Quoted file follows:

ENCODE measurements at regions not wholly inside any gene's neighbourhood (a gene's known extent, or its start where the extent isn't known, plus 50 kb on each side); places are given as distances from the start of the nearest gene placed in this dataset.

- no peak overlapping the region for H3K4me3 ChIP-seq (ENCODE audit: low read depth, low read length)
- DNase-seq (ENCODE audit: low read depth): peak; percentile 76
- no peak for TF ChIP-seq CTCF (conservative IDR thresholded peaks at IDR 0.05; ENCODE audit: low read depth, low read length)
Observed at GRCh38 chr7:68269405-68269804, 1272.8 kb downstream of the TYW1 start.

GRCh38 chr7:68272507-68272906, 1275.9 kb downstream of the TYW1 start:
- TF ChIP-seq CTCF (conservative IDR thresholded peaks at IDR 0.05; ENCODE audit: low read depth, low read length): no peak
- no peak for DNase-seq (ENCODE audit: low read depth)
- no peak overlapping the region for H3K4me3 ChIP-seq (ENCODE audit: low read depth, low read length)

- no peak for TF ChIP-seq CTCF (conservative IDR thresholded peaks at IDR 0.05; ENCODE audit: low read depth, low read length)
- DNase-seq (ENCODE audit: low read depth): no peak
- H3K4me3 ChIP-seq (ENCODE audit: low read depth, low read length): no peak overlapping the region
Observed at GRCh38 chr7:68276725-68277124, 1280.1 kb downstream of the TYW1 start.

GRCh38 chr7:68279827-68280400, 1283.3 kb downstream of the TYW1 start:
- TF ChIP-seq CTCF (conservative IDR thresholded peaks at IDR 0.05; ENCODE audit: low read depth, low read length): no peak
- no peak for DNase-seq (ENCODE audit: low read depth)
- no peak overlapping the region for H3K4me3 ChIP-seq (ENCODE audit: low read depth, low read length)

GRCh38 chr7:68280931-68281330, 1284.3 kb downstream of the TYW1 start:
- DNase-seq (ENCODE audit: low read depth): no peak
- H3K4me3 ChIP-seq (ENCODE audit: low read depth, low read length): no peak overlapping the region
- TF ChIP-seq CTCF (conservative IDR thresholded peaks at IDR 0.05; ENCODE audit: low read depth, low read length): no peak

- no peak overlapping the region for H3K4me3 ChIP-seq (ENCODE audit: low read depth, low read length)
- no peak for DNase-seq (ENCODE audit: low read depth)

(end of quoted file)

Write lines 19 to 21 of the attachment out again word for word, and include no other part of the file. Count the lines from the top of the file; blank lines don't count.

- DNase-seq (ENCODE audit: low read depth): no peak
- H3K4me3 ChIP-seq (ENCODE audit: low read depth, low read length): no peak overlapping the region
- TF ChIP-seq CTCF (conservative IDR thresholded peaks at IDR 0.05; ENCODE audit: low read depth, low read length): no peak